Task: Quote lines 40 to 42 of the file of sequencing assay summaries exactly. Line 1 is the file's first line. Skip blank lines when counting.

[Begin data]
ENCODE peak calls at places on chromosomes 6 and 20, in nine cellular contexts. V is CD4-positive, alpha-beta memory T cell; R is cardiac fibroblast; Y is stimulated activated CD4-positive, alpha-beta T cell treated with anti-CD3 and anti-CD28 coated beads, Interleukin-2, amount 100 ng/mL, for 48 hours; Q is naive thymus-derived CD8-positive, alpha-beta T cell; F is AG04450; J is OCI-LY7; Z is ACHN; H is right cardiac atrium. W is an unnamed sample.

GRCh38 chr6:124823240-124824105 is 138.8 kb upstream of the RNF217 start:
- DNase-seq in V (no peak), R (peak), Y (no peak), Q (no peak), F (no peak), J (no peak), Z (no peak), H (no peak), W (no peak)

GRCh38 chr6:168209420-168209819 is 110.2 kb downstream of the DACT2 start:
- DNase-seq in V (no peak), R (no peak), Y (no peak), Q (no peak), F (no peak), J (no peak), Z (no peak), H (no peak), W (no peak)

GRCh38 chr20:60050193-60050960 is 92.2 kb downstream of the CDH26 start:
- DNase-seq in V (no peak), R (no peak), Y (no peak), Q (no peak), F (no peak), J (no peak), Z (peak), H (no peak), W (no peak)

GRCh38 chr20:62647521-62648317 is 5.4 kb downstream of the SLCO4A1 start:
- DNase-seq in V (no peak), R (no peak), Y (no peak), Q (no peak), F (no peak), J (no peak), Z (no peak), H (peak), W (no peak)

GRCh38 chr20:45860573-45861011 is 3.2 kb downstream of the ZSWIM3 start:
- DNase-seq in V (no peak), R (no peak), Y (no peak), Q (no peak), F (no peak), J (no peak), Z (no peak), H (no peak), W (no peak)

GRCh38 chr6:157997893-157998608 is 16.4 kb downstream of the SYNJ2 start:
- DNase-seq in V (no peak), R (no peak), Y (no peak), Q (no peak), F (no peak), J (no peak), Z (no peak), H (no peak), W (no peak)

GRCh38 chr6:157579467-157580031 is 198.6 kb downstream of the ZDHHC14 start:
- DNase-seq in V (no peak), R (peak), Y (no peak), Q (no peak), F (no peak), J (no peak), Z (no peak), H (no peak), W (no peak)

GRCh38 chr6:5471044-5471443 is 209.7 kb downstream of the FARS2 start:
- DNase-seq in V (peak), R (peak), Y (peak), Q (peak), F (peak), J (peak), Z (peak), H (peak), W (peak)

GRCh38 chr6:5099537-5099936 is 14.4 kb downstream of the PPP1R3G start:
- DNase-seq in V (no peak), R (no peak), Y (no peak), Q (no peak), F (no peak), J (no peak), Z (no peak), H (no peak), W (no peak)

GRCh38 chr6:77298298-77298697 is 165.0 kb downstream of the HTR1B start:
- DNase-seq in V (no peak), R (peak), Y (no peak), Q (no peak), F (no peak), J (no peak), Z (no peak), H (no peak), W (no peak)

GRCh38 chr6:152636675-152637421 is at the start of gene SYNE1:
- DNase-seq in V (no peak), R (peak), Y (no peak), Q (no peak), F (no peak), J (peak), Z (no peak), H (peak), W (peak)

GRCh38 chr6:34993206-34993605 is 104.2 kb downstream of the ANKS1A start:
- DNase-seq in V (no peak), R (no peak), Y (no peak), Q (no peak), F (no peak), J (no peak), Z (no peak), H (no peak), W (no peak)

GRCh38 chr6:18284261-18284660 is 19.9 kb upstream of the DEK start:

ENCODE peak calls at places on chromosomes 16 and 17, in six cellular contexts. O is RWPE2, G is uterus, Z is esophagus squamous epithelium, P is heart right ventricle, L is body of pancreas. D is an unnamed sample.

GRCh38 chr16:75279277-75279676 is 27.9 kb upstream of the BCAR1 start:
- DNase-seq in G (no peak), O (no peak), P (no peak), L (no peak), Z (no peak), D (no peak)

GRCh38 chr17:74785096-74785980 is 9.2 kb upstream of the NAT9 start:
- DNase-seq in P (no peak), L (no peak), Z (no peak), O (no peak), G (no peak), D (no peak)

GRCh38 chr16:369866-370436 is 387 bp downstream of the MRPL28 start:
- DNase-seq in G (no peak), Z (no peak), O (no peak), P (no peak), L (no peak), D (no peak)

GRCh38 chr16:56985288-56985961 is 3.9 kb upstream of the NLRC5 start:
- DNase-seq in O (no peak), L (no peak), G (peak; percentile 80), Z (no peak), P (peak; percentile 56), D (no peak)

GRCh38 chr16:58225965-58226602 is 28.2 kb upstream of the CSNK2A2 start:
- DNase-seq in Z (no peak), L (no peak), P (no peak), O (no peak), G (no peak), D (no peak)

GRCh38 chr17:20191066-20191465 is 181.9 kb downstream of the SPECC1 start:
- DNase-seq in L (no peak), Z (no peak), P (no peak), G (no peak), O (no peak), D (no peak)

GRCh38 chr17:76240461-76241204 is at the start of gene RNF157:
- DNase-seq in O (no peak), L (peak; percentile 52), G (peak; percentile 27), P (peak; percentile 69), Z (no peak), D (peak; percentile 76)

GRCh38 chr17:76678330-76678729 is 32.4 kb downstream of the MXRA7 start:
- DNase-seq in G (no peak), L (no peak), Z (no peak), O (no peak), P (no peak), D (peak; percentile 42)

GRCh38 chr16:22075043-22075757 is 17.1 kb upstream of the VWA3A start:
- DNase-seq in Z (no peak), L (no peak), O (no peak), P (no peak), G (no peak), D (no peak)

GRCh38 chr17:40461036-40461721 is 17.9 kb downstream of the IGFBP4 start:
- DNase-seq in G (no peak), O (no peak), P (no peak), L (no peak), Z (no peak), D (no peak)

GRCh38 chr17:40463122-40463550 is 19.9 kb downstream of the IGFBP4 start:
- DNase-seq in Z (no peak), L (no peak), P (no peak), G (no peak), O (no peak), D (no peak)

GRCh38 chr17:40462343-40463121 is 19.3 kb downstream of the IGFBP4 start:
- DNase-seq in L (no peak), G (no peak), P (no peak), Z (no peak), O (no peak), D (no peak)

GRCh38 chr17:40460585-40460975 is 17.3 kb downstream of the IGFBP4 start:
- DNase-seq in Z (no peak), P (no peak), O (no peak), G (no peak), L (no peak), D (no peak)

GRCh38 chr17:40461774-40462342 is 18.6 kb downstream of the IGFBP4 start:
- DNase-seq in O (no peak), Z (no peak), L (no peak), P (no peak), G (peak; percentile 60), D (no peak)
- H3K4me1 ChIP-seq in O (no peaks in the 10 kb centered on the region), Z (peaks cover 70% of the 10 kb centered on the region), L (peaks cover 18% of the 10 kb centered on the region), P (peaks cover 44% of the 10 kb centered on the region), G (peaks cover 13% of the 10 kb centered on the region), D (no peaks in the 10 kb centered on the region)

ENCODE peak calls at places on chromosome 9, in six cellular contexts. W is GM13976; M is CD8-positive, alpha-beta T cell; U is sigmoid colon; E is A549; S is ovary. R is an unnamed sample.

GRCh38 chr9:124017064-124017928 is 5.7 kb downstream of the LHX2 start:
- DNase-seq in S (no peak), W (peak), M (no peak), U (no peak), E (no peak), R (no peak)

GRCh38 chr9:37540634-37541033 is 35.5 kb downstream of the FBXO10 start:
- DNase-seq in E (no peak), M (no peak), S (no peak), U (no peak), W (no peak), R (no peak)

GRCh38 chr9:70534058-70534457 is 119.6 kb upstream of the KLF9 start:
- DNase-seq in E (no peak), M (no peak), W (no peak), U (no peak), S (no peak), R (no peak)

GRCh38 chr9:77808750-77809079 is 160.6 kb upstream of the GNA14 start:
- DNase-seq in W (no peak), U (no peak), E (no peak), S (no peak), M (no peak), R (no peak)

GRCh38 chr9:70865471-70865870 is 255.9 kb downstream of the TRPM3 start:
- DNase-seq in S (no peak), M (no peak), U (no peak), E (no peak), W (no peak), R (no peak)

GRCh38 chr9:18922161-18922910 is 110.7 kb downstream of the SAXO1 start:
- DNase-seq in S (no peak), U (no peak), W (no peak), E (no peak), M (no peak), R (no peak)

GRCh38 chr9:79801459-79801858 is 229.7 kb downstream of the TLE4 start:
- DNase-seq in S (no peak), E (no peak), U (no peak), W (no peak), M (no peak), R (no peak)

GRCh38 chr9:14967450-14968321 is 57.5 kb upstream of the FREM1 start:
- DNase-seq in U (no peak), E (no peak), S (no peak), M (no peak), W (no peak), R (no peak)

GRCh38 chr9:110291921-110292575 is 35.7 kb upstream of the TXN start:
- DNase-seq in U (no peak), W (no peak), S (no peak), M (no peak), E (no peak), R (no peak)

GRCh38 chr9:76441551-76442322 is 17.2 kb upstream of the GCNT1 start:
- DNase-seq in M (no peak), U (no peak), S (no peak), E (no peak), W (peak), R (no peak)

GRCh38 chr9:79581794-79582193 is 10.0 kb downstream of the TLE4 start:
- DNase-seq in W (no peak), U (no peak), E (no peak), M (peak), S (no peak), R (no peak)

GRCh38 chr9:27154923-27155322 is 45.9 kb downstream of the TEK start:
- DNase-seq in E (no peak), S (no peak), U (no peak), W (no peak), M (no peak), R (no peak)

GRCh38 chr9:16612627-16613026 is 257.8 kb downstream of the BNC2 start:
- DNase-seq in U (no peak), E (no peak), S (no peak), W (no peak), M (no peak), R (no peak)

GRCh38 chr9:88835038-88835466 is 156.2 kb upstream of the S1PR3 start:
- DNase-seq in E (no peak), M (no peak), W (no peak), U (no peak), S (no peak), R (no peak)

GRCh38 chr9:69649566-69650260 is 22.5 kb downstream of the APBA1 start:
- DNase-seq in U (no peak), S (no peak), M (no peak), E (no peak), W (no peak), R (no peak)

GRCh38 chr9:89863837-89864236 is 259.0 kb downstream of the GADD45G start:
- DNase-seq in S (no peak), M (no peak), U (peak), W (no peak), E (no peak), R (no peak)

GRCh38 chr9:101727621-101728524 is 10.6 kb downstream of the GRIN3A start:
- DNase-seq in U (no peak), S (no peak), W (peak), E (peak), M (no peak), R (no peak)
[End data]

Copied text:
GRCh38 chr17:76240461-76241204 is at the start of gene RNF157:
- DNase-seq in O (no peak), L (peak; percentile 52), G (peak; percentile 27), P (peak; percentile 69), Z (no peak), D (peak; percentile 76)

GRCh38 chr17:76678330-76678729 is 32.4 kb downstream of the MXRA7 start: